When I was at school I was on both the swim and track teams. Through the last two years of high school and then 6 years of University I was a nerd, buried in books, sport a long way from my mind.

In my early thirties I started running, a random thing. A sequence of events kept me running. Had me switch to triathlon. It was not a plan. It was simply a response. 

In the early days I created a tool that I found very useful when my motivation was low to get up and go train. 

It went like this.

I would lie in bed, awakened by the alarm. Typically in the sweet spot of comfort. The kind of sweet spot that keeps you in bed. 

Then I would ask these questions while still lying in exactly the same place.

It is now two hours later, and I got up and did my sport. How do I feel?

It is now 5 PM on the same day. I got up and did my sport. How am I feeling now?

It is now two hours later and I did NOT get up and do my sport. How do I feel?

It is now 5 PM on the same day and I did NOT get up and do my sport. How do I feel?

If I knew I would feel better both at the 2 hours later and the 5 PM time for having done my sport I now get to decide if I want a day where I feel good, or a day where I choose, deliberately, to feel bad. 

Almost 100% of the time I got up. I choose feeling good. 

Occasionally getting up and doing my sport would make me feel worse. Tiredness, illness, or injury might contribute to this. The discipline was to stay in bed. I have seen many athletes ignore these signals, the addiction of the endorphin high too tempting to deny. 

Over time my training became a habit. I rarely need to use the tool I created. I choose to feel well and strong and fit every day.

To give context, I am someone who clearly benefits from hard endurance sport. This is not for everyone. My mother has practiced yoga for over fifty years, way before it became a thing.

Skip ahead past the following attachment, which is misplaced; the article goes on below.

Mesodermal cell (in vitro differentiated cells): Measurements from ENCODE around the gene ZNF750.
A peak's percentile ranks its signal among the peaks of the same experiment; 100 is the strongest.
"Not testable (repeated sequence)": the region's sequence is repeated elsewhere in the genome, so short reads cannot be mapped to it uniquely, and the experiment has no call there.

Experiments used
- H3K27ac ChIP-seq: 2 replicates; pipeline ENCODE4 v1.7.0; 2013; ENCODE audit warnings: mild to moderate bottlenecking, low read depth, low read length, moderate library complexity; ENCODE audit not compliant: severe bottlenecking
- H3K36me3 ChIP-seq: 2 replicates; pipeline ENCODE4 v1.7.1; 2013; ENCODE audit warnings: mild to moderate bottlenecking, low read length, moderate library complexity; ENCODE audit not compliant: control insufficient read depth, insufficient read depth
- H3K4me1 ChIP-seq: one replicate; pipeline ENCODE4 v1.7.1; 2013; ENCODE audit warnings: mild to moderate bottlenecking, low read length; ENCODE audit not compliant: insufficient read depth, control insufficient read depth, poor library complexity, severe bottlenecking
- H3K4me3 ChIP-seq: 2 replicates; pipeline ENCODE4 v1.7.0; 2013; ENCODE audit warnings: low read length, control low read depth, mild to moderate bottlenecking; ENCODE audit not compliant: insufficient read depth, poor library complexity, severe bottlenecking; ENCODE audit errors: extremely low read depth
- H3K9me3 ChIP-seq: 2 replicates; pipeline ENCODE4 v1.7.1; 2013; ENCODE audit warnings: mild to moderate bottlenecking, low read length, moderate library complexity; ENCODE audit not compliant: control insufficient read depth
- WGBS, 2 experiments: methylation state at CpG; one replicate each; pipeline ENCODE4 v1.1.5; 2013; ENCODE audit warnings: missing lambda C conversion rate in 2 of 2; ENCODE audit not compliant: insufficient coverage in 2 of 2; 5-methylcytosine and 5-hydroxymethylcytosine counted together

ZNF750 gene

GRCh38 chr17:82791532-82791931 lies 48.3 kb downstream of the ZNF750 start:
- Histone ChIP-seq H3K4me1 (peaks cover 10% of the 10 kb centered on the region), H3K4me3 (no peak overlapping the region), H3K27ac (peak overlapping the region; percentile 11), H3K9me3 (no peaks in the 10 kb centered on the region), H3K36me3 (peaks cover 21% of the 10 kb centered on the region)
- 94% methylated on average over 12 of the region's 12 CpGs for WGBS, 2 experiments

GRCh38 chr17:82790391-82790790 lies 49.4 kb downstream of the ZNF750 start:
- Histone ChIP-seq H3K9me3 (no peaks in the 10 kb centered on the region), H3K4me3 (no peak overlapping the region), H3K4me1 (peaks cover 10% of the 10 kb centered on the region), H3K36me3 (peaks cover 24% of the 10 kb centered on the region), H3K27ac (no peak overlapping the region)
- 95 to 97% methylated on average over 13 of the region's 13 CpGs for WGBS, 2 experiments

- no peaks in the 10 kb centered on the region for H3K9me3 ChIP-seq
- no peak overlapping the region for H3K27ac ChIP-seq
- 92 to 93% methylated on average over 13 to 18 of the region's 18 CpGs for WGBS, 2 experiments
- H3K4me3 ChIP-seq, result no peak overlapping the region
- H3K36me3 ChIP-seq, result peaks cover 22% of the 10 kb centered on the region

Throughout my sporting life I have competed in age group world triathlons (Olympic distance and Half Ironman), an Ironman Triathlon (3.8km swim + 180km bike + 42.175 km run), over twenty marathons and ultra-marathons and many other races locally and internationally.

Sport, particularly distance and endurance sport like the ultra distances, has taught me as much about me, my inner world, my character, my strengths and weaknesses, as any other field of play might have. A University through movement.  Applicable to any business, leadership or enterprise.

*What does it mean to quit? When is quitting the right thing to do? When is quitting the cheats way out?

*How do I pace? At what pace can a start a 96km run and expect to finish in good shape? What will happen if I go out too hard, too fast? (Easy answer, in most cases, you are broken before the end.)

*Recovery, fuel, nutrition, sleep…it is the non training times that make the biggest difference. Good sleep, excellent nutrition, the right amount of recovery. To go hard constantly is to invite breakdown prematurely. 

*Mental strength. Remember why you started in the first place. In Syntropic World we call this the Source Idea. The original animating impulse. There is a Pattern Integrity to this impulse. For me it was to get fit, stay fit and no longer be a couch potato. When things change, when we enter competitions, win races, we might load a whole lot of different pressures on ourselves, disconnected from the Pattern Integrity of the original impulse. Pressure is a choice about accepting the expectations of others. We also create our own pressure through our own expectations. We can choose to not accept these expectations.

The sportspeople who inspired me the most were those who refused to take on the pressures of others. They stayed focused on their own process, their own reason why they competed. Ian Thorpe, the Australian swimmer, set an incredible example of this. 

*Training and doing the preparation. We have to be confident that we have done the work. That we have considered all possible breakdowns before we get to the start line. In training we focus on one step, giving it our all. We assess and then take the next step. Repeat. Year in. Year out. When something breaks we give it full respect, learn from it. Start again. We reach a place where we trust our training, trust what we have in the bank of experience and allow that trust to bring the right amount of confidence, not too cocky, not too nervous…and then do what we can, leaving nothing from the effort applied.